The year 2020 will be remembered for many things — so many of a historic nature that one of the most remarkable events may be lost to the history books: the great mask debate.
According to medical experts and public health officials, in order to slow the spread of the new coronavirus, Americans should wear face masks whenever they cannot keep 6 feet of distance between themselves and others, especially when indoors.
Among some segments the American public, however, the debate rages on — emphasis, in some cases, on that rage.
Some of the scenes from recent weeks have been remarkable. When Palm Beach County, Fla., proposed requiring citizens to wear masks in public, residents at a public hearing provided colorful if not quite informed commentary. And videos showing individuals throwing tantrums in grocery stores that require customers to wear masks have gone viral on social media.
It is staggering to watch a public health decree cause grown adults to act like petulant toddlers who were just told they had to eat their vegetables before they get dessert.
In one of the aforementioned videos, a woman protests the store’s mask requirement by chucking the contents of her cart into the store.
The unimaginably overbearing commandment that drove these people over the brink: that they wear a piece of cloth or plastic over their nose and mouth for a little bit in order to help protect the people around them.
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Part of the problem may be that too many people still do not realize the role of masks and other face coverings amid the pandemic. If I had a nickel for every time I heard or read someone say, “I don’t wear a mask because it’s a personal choice, and I don’t fear getting the virus,” I wouldn’t be writing this column because I’d be playing golf on my own personal course that I paid Rory McIlroy to design.
The problem with that sentiment is you’re not wearing the mask for yourself; you’re wearing it for the people around you. As a reminder to some and in case anyone still has not heard: According to infectious disease and public health experts, wearing a mask protects those around you by reducing the number of potentially infected droplets that come out of your mouth. But you can still contract the virus by other means.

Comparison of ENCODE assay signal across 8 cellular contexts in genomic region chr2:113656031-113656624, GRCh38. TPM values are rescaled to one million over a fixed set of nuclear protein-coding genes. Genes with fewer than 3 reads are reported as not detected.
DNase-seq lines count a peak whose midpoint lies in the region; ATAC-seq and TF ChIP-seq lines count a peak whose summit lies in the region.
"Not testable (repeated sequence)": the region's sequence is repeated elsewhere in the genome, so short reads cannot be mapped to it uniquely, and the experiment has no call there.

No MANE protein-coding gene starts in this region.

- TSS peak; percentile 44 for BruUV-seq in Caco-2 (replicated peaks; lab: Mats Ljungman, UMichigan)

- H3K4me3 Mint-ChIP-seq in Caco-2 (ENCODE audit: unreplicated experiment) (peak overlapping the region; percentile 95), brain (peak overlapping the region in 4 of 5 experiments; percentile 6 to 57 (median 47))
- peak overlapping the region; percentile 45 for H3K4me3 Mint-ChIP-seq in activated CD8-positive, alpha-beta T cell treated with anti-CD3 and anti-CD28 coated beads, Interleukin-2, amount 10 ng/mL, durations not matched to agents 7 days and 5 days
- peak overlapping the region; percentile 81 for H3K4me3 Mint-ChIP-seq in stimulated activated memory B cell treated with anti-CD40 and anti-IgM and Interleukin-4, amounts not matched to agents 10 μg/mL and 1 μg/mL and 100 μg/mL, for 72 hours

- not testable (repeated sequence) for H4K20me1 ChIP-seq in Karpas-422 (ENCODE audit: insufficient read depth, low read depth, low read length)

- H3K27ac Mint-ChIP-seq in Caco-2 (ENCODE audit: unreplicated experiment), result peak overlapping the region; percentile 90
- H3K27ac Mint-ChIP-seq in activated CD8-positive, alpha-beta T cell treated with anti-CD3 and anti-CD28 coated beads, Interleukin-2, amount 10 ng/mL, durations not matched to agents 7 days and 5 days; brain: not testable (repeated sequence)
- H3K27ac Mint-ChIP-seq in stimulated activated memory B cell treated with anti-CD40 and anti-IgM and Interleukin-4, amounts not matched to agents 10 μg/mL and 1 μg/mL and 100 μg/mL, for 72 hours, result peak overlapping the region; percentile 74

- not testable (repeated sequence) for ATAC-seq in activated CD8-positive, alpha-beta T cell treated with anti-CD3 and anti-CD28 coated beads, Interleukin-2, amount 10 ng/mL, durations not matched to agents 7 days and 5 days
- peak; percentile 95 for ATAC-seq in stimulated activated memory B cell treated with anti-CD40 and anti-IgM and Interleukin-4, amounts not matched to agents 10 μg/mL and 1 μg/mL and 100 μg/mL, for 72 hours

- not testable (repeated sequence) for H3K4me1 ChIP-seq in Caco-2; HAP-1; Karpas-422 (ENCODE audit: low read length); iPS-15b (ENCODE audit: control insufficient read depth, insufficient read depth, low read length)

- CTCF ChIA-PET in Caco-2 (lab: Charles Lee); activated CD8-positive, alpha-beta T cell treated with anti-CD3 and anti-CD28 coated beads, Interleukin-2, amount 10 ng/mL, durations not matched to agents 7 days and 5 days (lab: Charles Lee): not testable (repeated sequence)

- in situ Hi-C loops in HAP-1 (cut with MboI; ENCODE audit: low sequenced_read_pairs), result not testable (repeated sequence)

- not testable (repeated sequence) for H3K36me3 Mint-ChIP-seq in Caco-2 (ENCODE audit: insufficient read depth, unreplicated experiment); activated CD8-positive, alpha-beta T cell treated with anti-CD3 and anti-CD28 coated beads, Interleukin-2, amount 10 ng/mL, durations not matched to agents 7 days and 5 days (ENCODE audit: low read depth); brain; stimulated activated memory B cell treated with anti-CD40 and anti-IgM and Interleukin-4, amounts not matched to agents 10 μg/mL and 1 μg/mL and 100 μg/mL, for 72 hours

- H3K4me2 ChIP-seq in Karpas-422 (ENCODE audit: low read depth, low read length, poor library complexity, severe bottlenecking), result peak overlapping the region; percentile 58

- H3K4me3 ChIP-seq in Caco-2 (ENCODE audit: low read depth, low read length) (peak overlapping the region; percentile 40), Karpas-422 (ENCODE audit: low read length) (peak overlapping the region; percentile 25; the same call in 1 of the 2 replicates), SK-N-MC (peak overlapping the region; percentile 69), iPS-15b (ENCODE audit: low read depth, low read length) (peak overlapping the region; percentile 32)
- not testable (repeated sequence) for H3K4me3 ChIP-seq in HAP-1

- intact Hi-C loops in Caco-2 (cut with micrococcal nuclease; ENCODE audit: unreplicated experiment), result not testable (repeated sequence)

In other words, masks do a better job of protecting those around you than they do protecting you, so we need as many people as possible to wear them so we’re all protecting each other.
The bill on that defiance may be already coming due. Multiple states are experiencing significant surges in new coronavirus cases — Florida, Texas and Arizona chief among them.
And while virtually everyone else across the globe experienced one serious spike in coronavirus cases followed by a long drop-off, the United States is now in the midst of a second spike that is surpassing even its first.
Those who defy mask requirements and recommendations against the advice of public health experts may be acting shortsighted: How will they feel if cases across the country continue to spike and states have to lock back down and send people back into communitywide quarantine?
At least then when they throw grocery-fueled temper tantrums, they’ll be doing it inside their own homes.
Capitol Ideas is a column by Erin Murphy, who covers politics and government. His email address is email@example.com. Follow him on Twitter at @ErinDMurphy.
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